Set a Time Frame for Your Financial Goals

It's important to know the "when" of your financial goals, because investing for short-term goals differs from investing for long-term goals: Your investment strategy will vary depending on how long you can keep your money invested. Most goals fit into one of the three categories below—short-term, medium-term and long-term.

  • Short-Term Goals, (less than three years). The closer you get to your goal, the less risk you generally want to take with the money you've already accumulated to pay for it. Because you plan to spend the money you set aside for short-term goals relatively quickly, you'll want to focus on safety and liquidity rather than growth in your short-term portfolio. This means you'll be more inclined to put your money into federally insured bank or credit union accounts or cash equivalent investments, which aren't likely to lose much value in six months or a year. Liquid investments are those you can sell easily with little or no loss of value, such as Treasury bills, money market accounts and funds, and other low-risk investments that pay interest. If those investments have maturity dates, the terms are very short. For example, T-bills have maturity dates of 13 or 26 weeks.

    You may also want to consider alternatives that don't impose potential penalties or fees for accessing your money before a maturity date. For example, a five-year CD might be safe, but the early withdrawal penalty is likely to cut into the money you are counting on for a short-term goal such as a down payment on a home you want to buy next year or a tuition payment that's due next January.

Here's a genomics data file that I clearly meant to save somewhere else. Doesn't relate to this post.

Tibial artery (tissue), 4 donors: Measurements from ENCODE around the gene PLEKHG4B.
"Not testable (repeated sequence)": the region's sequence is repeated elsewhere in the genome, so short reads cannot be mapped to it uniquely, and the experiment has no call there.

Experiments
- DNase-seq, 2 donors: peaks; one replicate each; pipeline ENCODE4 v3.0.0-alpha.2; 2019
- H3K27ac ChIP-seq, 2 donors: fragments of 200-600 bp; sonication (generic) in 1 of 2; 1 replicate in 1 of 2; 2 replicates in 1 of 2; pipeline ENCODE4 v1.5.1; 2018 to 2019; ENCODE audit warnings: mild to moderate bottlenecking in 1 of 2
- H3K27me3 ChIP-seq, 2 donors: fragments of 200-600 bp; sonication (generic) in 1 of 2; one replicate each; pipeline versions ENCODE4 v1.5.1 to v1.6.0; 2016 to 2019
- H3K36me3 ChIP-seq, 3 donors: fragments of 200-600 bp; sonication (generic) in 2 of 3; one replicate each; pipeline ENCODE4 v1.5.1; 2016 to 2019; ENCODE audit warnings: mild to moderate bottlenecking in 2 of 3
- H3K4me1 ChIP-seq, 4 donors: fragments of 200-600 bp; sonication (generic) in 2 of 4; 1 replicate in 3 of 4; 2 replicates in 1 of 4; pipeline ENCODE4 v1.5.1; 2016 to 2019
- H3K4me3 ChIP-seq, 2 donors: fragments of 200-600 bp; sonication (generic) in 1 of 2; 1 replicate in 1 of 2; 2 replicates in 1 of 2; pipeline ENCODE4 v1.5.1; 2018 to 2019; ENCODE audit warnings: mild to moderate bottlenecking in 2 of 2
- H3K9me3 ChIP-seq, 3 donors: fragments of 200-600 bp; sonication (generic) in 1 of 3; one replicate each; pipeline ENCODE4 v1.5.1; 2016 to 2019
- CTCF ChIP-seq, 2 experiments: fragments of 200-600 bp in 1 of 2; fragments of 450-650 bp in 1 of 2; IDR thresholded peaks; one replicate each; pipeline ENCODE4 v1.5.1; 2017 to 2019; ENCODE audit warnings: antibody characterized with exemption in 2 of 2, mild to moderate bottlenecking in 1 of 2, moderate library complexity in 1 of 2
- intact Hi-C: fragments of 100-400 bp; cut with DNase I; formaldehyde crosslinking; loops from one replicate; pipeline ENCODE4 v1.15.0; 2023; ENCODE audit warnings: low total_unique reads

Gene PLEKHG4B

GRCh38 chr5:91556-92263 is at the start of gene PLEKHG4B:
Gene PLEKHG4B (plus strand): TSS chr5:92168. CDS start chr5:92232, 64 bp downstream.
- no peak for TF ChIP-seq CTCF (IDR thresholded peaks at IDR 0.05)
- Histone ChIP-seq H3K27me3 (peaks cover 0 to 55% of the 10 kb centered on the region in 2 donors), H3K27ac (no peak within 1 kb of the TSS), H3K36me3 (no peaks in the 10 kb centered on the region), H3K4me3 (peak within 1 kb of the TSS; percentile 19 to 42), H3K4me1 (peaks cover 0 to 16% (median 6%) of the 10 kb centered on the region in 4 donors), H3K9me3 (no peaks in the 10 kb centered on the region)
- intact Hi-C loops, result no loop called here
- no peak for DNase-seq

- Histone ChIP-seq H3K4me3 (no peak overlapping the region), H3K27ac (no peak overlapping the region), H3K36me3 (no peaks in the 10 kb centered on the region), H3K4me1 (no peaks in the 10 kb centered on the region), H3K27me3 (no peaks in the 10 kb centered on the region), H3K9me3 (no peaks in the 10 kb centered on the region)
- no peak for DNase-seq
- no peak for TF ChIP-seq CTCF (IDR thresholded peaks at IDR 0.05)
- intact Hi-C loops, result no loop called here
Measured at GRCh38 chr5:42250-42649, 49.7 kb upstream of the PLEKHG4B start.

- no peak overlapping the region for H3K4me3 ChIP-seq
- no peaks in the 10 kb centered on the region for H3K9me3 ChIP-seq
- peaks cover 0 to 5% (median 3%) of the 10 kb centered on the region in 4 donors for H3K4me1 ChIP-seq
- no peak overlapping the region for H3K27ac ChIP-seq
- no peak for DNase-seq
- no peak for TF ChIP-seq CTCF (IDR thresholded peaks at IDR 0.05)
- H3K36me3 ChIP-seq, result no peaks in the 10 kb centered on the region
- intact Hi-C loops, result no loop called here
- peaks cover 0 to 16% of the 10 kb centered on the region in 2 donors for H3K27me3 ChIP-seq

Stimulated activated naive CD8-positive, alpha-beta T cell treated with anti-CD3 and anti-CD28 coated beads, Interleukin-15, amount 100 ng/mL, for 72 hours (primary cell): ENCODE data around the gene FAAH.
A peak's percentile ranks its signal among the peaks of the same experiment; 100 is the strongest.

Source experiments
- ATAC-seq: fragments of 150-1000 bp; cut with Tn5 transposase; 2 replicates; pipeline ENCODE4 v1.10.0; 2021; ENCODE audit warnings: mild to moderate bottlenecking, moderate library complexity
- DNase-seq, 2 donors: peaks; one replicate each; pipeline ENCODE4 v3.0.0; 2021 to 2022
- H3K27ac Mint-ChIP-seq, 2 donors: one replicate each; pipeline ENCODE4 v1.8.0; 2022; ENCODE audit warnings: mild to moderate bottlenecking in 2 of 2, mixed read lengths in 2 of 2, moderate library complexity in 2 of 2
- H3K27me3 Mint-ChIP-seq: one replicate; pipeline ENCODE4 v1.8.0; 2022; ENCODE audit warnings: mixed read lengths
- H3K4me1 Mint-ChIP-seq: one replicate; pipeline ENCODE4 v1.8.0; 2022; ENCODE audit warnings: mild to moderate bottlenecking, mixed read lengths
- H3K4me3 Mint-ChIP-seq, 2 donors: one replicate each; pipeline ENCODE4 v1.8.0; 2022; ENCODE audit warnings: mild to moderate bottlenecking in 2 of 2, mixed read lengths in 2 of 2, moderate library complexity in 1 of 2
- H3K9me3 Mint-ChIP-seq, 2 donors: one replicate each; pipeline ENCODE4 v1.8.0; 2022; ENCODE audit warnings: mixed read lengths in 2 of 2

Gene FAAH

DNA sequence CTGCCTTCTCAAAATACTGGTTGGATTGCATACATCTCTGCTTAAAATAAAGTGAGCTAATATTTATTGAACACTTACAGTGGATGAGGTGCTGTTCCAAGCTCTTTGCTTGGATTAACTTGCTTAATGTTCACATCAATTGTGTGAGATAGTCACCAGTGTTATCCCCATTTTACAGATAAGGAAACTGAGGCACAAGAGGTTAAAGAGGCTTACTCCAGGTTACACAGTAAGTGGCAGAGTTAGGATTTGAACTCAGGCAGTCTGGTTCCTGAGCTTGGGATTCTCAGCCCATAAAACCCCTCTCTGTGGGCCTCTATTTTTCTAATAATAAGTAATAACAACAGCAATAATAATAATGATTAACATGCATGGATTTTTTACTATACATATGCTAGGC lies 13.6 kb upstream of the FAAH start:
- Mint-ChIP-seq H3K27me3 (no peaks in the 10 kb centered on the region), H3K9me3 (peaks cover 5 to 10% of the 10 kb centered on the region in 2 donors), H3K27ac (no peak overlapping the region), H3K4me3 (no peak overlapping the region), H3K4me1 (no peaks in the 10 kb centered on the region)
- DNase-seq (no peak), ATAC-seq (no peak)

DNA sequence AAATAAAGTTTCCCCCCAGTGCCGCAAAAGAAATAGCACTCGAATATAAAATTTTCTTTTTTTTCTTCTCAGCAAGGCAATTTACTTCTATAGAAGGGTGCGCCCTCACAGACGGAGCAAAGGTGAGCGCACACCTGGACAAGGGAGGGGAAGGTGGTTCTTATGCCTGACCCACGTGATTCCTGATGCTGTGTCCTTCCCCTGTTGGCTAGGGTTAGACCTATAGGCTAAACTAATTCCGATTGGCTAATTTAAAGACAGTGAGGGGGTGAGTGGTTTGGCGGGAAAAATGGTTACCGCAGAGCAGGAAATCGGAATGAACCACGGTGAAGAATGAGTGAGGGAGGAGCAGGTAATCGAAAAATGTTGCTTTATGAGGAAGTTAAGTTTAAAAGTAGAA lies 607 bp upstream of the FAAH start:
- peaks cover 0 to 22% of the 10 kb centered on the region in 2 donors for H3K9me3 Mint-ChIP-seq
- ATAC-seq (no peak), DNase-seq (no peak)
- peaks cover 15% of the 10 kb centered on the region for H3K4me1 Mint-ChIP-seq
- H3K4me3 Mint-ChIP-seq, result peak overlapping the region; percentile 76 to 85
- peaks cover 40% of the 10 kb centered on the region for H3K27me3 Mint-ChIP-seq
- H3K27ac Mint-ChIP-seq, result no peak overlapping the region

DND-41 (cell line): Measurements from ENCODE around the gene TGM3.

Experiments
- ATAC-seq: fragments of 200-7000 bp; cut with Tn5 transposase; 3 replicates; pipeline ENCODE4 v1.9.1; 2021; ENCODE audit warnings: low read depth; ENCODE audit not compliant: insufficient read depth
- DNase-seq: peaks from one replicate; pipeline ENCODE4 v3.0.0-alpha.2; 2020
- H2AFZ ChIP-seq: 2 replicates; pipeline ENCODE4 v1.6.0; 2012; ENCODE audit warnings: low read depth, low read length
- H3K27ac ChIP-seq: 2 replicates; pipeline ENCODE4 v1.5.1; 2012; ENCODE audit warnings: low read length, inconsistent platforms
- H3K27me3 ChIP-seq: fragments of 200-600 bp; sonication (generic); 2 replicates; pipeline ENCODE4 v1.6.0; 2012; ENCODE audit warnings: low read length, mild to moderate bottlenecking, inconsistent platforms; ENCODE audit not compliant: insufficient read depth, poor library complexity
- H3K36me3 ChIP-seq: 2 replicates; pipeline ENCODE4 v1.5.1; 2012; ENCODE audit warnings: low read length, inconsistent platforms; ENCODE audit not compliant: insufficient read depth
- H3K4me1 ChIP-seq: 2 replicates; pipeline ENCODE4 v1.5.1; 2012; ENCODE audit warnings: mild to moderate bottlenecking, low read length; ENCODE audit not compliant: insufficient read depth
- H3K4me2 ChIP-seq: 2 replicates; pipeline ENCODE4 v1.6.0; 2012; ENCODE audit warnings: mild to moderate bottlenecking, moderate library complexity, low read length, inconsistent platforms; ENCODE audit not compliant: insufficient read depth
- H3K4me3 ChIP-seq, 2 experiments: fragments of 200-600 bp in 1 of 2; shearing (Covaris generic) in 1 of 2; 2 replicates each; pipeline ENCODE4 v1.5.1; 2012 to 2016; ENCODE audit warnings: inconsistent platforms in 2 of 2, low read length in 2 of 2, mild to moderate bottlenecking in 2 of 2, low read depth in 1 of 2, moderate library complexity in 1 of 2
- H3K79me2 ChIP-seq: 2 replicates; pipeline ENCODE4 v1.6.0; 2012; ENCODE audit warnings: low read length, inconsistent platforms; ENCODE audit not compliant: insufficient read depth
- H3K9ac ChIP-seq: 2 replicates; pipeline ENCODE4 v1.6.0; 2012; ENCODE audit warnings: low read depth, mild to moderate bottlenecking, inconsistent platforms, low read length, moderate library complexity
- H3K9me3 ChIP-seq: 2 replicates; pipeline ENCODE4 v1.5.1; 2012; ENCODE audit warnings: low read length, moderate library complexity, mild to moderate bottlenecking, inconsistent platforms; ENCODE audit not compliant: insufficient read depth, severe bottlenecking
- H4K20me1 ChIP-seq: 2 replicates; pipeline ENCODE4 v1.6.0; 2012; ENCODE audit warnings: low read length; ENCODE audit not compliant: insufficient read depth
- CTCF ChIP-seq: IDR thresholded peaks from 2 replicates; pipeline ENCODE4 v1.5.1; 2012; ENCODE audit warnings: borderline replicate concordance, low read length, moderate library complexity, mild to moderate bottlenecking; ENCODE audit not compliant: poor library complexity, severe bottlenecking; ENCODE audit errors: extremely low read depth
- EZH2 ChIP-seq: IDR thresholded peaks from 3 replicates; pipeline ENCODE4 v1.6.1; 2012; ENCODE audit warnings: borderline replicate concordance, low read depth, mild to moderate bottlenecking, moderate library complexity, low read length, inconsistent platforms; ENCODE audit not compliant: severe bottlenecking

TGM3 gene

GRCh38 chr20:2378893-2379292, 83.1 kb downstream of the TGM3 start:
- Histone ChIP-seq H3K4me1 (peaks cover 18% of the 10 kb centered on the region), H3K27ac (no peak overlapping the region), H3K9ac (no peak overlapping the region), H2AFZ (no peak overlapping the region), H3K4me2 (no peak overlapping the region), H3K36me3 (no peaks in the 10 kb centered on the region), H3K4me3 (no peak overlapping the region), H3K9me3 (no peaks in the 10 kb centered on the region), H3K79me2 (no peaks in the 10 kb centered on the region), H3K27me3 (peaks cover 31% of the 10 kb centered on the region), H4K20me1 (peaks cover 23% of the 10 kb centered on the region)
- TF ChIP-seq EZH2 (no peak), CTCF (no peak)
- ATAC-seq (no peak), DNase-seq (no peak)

Cash investments typically pay lower interest rates than longer-term bonds—sometimes not enough to outpace inflation over the long term. But since you plan to use the money relatively quickly, inflation shouldn't have much of an impact on your purchasing power. And keep in mind that some cash investments offer the added security of government insurance, such as bank money market accounts and CDs, which are both insured by the Federal Deposit Insurance Corporation.
  • Mid-Term Goals (three to ten years).Choosing the right investments for mid-term goals can be more complex than choosing them for short- or long-term goals. That's because you need to strike an effective balance between protecting the assets you've worked hard to accumulate while achieving the growth that can help you build your assets and offset inflation.

    Mid-term goals are typically those for which you need time to accumulate the money. Or they may be things you're not yet ready for but are looking forward to. The more time you have, or the more flexible the timing, the more risk you can probably afford to take with your money. For example, you might want to invest some of your assets in stocks, either directly or through mutual funds or exchange-traded funds, because of the potential for a higher return that would allow you to reach your goals sooner. As the time frame for those goals gets shorter, you can gradually move some of those assets into more price-stable investments.

    Here are possible strategies for managing a portfolio of investments for goals that are three to ten years in the future:
    • Balance your mid-term portfolio with a mix of high-quality fixed-income investments—such as a mid-term government bond fund or high-yield CD—with modest growth investments, such as a diversified large-company stock fund. Then monitor the stock investments closely and be prepared to sell to limit your losses if there's a major market downturn.
    • Establish limits for gains and losses in your mid-term stock portfolio. For instance, you may decide ahead of time that you'll sell an investment if it increases in value 20 percent or decreases 15 percent—or whatever percentage you're comfortable with. As your goal approaches, you can reinvest your assets in less volatile investments.